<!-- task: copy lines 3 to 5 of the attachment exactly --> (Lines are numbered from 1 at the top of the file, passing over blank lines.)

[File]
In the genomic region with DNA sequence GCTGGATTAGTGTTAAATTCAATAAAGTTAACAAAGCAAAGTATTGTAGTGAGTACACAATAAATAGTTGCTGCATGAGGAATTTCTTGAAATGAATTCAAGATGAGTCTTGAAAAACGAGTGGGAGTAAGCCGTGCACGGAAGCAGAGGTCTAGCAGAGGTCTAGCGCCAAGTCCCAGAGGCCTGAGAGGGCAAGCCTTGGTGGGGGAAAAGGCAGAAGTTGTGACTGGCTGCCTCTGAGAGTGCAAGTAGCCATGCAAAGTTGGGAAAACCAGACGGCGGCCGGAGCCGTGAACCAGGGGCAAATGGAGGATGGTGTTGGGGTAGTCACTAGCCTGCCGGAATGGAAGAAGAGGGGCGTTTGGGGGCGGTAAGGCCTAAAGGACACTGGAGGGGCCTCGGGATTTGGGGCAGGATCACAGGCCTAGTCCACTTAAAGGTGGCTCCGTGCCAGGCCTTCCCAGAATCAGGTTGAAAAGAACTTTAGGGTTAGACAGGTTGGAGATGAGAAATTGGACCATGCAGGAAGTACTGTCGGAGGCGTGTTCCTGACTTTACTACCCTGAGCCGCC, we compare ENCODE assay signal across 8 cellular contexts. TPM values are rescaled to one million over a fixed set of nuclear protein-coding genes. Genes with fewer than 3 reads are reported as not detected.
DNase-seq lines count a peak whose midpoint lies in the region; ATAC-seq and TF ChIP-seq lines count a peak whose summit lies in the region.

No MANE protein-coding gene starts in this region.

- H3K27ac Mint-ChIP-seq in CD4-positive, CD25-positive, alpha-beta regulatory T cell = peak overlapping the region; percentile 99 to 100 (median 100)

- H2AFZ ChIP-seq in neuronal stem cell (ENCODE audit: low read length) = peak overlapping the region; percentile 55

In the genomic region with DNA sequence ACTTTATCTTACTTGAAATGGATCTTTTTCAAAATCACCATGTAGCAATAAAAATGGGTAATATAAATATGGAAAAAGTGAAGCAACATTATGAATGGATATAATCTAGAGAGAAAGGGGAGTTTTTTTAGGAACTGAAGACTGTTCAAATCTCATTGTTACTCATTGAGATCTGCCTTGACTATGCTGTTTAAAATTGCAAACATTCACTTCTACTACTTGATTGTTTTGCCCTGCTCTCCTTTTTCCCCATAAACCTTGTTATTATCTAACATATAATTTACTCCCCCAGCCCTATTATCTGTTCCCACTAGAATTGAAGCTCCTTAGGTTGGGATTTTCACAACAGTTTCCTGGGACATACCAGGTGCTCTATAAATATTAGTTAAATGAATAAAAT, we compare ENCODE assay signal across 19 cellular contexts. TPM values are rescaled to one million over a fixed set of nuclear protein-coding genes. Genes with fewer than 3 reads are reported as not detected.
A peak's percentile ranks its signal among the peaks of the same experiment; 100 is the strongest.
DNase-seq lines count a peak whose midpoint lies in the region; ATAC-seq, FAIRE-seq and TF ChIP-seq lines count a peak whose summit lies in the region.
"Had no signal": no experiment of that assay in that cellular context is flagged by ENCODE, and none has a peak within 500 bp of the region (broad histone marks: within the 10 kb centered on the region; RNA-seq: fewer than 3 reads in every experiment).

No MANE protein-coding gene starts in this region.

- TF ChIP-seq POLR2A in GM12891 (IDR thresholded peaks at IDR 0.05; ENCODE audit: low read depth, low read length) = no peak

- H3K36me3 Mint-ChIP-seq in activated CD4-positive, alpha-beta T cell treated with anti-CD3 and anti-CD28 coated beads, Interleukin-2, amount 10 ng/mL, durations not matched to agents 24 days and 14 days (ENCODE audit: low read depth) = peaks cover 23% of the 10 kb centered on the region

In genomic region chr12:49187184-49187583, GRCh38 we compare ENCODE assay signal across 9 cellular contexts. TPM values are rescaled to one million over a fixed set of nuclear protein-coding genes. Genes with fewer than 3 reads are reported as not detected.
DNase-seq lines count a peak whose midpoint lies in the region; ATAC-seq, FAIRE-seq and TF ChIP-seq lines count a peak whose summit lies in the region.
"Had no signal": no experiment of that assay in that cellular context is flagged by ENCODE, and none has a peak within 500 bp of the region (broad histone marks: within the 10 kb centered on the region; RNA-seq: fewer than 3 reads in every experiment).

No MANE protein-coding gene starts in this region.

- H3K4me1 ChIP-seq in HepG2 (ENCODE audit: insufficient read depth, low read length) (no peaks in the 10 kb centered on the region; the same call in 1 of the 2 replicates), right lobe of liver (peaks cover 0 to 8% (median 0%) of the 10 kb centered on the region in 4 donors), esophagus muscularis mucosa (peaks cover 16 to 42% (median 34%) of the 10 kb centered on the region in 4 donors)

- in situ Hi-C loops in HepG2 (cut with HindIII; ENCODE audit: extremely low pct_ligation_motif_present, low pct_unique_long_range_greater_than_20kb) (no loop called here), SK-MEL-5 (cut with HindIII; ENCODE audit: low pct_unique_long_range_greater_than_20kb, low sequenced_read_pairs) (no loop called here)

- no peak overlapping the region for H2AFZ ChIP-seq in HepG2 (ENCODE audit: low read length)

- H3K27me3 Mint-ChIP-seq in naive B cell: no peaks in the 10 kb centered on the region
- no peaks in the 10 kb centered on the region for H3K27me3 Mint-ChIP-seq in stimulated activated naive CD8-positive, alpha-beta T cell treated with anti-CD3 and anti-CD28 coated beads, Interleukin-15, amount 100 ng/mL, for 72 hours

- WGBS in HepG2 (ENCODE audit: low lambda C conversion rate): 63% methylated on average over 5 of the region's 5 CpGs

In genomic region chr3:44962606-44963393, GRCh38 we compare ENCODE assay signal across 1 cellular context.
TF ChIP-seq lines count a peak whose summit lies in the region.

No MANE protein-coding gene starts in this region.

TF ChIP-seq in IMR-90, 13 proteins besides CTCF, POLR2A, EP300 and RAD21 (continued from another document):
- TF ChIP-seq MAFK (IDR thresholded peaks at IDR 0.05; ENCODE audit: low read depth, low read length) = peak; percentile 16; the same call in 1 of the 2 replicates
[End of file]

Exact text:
No MANE protein-coding gene starts in this region.

- H3K27ac Mint-ChIP-seq in CD4-positive, CD25-positive, alpha-beta regulatory T cell = peak overlapping the region; percentile 99 to 100 (median 100)

- H2AFZ ChIP-seq in neuronal stem cell (ENCODE audit: low read length) = peak overlapping the region; percentile 55